A consummate nerd, yet still plays well with others.


A couple of the methods I've employed for storing the finished product, used soy sauce bottle and empty Sake bottle.

The most popular condiment in Japan, bar none, is Ponzu-Shoyu. A citrusy, soy based dipping sauce, it can be found commercially made by dozens of companies. It is, however, extremely easy to make yourself and the results are not only far superior to anything bought from a store shelf but also keeps almost indefinitely in the refrigerator. Simple ingredients, simple preparation, amazing flavor and versatility. In Japan it's eaten with everything from Tempura, to Shabu-Shabu, to noodles, to sushi and sashimi. Some of the ingredients I'll be listing you can only find at a Japanese grocer, but none of them are expensive and if you make it in bulk you'll not need to make the trip to one more than once a year. It's used fairly sparingly, being that it's fairly strong flavored, so a little will last you long while (unless you're like me and drink it straight outa the bottle...). The combination of flavors makes it my personal favorite condiment ever, but, if you haven't noticed by now, I'm fairly biased toward the Japanese palette of flavors. That aside, I can't recommend this enough! Make some, dammit! The ingredients (for a 2 cup batch): 1 cup + 2 Tablespoons Usukuchi Soy Sauce (regular soy sauce will work, but back off to an even cup) ¾ cup + 2 Tablespoons Unseasoned Rice Vinegar 2-3 Tablespoons mild Honey (optional) ½ cup Lemon juice, Lime juice, or combination of (lately I've been using straight Lime, but your call) If on the extremely off chance you find fresh Sudachi, or Green or Yellow Yuzu at the Japanese market, use that! One 5g packet Shaved Bonito flakes 3 inch x 3 inch square of Konbu (dried giant kelp) The procedure: Now here's where I get to talk about some of the basic concepts that run through all of Japanese cooking. There are a couple things to remember here about the handling of these ingredients, and how these ideas should be remembered whenever you use them for any reason. Boiling = Bad. You never want to boil anything containing Soy sauce or Bonito... Period. Miso also falls into the “never boil” category, but there's no Miso in this recipe so I'll leave that discussion for another post. If you boil Soy sauce it tends to give it an astringent after-taste, and if you boil Bonito you loose a lot of the depth it can bring to the table. You also never want to boil any citrus juice if you want it to be a star player in the final product. Doing so takes away a lot of the freshness of flavor, and just dulls the punch fresh citrus juice provides, which is the entire reason for using it. That said, you'll understand why I structured this recipe the way I did.

Damp cloth, not dripping wet, and don't worry about getting all of it.

Remove the Konbu from the package and wipe with a damp cloth to remove most of the powdery white coating. Don't be anal about this, you don't need to get rid of all traces. Next, place the vinegar in a non-reactive pot (meaning NOT aluminum, stainless steel or glass preferably) with the Konbu and bring to a simmer over medium heat. Once simmering, dissolve the honey into the vinegar (if using) and add the Bonito flakes and turn the heat down a bit. Allow to steep, much like making tea, at just under a boil for 20-30 minutes. Remove from heat and allow to cool to room temperature.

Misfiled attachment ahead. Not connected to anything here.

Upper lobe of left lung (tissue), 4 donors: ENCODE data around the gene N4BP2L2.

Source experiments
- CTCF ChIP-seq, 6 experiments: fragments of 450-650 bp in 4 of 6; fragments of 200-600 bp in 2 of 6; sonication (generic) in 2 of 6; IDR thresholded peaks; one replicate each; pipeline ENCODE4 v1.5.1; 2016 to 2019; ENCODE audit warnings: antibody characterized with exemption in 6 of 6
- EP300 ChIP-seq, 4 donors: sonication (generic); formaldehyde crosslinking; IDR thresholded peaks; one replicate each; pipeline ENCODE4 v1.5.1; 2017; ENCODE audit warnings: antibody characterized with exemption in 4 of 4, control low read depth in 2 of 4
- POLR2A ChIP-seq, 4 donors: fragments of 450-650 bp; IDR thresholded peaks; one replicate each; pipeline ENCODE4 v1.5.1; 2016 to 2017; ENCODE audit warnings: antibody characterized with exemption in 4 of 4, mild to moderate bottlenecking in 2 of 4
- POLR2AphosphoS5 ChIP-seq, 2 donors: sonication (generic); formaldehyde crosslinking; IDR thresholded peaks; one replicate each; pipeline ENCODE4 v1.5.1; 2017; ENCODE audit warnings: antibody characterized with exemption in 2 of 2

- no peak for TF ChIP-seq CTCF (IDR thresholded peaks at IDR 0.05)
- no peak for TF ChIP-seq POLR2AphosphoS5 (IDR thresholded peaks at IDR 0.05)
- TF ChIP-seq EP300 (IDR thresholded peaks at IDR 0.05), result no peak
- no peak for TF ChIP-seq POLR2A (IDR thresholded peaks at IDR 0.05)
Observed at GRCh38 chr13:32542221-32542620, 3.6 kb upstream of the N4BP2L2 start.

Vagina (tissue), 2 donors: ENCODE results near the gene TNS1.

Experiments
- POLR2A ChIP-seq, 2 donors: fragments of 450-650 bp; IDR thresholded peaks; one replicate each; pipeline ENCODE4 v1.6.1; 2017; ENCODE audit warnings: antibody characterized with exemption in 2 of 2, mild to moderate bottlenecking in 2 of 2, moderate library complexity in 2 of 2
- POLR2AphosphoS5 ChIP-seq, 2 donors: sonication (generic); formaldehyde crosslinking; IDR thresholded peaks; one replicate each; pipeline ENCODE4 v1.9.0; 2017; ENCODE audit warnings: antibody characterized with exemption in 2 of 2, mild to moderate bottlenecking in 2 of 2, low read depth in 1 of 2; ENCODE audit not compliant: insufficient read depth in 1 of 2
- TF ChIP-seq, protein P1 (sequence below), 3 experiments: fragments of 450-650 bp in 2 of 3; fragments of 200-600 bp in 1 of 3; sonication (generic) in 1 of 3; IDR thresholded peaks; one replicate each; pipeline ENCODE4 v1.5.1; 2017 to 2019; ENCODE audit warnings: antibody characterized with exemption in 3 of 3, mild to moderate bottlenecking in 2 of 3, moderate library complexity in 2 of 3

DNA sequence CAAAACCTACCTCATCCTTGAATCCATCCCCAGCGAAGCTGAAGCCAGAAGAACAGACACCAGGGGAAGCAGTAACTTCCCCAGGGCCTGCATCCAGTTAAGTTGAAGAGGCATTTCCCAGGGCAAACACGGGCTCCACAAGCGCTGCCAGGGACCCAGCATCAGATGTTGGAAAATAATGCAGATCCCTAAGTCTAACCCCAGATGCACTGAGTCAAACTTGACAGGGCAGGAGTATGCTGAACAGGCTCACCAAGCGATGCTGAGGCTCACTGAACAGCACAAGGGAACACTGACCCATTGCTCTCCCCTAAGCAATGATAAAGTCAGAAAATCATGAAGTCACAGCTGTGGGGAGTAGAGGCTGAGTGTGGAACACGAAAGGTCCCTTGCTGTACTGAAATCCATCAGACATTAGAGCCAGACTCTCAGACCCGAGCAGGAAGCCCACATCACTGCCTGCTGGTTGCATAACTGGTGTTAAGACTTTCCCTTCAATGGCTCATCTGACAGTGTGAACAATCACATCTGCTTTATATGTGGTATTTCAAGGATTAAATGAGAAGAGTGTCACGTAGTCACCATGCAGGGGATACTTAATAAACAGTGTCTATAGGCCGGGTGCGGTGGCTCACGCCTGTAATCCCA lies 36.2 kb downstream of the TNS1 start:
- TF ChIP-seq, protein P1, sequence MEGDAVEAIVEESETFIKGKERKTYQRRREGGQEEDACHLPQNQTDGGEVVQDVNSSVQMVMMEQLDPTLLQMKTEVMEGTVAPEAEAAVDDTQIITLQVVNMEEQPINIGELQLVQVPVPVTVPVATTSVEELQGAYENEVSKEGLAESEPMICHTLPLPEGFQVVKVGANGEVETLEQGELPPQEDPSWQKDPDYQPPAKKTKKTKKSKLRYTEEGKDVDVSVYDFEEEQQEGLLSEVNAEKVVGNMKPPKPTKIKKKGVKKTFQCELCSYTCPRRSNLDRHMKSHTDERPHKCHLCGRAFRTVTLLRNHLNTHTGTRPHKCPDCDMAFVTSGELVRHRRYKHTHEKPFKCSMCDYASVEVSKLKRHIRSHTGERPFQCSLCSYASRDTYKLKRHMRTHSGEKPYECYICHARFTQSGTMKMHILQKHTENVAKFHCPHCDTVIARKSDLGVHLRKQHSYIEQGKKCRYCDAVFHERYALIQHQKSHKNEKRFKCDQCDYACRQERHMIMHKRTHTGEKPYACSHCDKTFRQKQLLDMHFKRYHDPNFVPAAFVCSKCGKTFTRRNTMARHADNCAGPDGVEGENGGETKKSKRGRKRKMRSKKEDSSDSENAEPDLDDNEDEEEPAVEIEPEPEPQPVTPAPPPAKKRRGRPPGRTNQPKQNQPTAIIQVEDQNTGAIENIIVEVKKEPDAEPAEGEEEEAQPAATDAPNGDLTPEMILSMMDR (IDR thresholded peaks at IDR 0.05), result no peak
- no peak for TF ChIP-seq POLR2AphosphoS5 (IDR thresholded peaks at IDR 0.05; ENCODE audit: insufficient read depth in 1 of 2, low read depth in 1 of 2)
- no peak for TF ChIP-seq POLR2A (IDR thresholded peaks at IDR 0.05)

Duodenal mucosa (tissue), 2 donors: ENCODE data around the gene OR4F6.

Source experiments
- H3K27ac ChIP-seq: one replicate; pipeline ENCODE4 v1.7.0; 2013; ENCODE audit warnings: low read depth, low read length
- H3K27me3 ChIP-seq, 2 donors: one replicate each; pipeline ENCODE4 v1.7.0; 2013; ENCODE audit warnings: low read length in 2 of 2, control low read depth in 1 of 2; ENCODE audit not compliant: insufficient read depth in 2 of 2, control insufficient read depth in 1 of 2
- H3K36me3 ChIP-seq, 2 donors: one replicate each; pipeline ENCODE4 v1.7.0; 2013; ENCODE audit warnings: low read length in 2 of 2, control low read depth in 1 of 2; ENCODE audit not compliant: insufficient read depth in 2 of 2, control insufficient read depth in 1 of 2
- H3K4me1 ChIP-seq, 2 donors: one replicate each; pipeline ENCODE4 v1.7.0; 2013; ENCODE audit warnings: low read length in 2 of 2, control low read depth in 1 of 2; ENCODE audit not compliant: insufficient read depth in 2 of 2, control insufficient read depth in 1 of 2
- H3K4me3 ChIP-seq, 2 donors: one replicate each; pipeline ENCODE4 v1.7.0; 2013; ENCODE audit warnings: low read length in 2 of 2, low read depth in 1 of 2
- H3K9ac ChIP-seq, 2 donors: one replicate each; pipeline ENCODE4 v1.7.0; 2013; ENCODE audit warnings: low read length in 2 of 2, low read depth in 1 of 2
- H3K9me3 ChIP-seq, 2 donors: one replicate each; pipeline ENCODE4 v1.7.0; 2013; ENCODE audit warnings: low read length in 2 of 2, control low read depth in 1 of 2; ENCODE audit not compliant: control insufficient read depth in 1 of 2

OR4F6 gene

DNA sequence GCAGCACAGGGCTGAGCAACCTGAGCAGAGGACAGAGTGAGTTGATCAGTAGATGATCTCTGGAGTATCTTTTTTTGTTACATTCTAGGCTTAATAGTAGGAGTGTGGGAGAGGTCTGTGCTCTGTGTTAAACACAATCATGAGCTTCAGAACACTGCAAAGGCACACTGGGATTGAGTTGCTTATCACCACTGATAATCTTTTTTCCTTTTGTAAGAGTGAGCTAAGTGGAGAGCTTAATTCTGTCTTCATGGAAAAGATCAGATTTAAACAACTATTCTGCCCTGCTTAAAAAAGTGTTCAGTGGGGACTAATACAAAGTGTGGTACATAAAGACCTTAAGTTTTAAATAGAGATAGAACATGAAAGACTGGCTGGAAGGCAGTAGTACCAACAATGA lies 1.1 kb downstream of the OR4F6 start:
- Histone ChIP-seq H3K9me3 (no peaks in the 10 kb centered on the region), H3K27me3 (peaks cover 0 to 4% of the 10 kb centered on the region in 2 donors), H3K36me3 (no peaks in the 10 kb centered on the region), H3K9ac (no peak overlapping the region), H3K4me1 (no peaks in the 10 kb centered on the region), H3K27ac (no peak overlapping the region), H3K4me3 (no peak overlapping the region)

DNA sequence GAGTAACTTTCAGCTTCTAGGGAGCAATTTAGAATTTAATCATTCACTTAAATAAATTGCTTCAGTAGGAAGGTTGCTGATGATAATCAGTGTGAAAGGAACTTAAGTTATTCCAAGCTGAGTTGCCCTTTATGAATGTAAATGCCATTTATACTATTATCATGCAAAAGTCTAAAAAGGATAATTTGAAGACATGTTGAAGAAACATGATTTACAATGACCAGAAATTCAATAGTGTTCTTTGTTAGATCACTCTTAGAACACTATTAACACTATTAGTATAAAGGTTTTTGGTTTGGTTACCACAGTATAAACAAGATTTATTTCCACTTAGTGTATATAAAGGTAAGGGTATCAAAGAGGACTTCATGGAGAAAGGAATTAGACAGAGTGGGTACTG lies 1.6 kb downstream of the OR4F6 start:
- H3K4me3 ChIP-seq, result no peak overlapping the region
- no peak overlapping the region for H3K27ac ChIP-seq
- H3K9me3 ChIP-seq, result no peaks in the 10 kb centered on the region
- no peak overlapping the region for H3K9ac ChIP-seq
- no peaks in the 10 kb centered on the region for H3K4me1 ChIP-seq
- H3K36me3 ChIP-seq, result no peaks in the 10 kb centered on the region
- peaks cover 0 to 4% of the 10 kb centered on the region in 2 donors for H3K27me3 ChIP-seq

Adding the Bonito. I was making a much larger batch in this build than the recipe I'm providing, no difference in concept though. Don't boil it!

Pour the vinegar through a fine mesh strainer into a mixing bowl to remove the Konbu and Bonito and discard them. Add the Soy sauce and citrus juice. TASTE! If the vinegar is too strong, add a splash more soy. Want the citrus to be more prominent? Add some more! Once you are happy with the results pour the Ponzu into an empty bottle for storage. I used the empty Usukuchi bottle, and have also been known to use empty Sake bottles to store smaller batches. So throw out that bottle of Kikkoman Ponzu, and make some yourself! Take notes on the process to remember how you tweaked it to suit your own tastes for the next time you decide to make this (and you will). The balance of soy, vinegar, and citrus with the undertones of Dashi are what make this my favorite condiment, and what makes me want to always have some on hand. Combined with it's sheer versatility, it's a must have for any aficionado of Japanese cuisine. Live well, eat better, and as Francis says, “good luck in the kitchen!” Jack

Cauliflower Comfort

This week's Chef's Night theme was to elevate a "comfort food" to a Rogue Estate level. Comfort food - warm, familiar, often simple, readily available and easily stretchable on tight budgets. It's a huge list of qualifiers to pick a single dish from, but after some inspiration from Michael Ruhlman, I settled on Roasted Cauliflower as my offering for this particular table. Roasted Cauliflower at it's most basic: a head of cauliflower is broken down into florets, oiled, seasoned and baked until golden, then served immediately. A preparation so simple that anyone can do it and the flavor and aroma so earthily wonderful that even the stubbornest anti-vegetarian will make room on the plate for it. How to improve something so perfectly wonderful as is? What could possibly be done that justifies the "it ain't broke, don't fix it" rule? I began my quest for gluttony by paging through various older cookbooks from home cooks and semi famous chefs alike and eventually did a bit of google searching on the subject as well. The evidence below is an amalgamation of influences collected from different eras, regions and even a few related only by virtue of containing cauliflower dishes which I tested the night before and prepared successfully and to much enjoyment on Chef's Night itself. The software: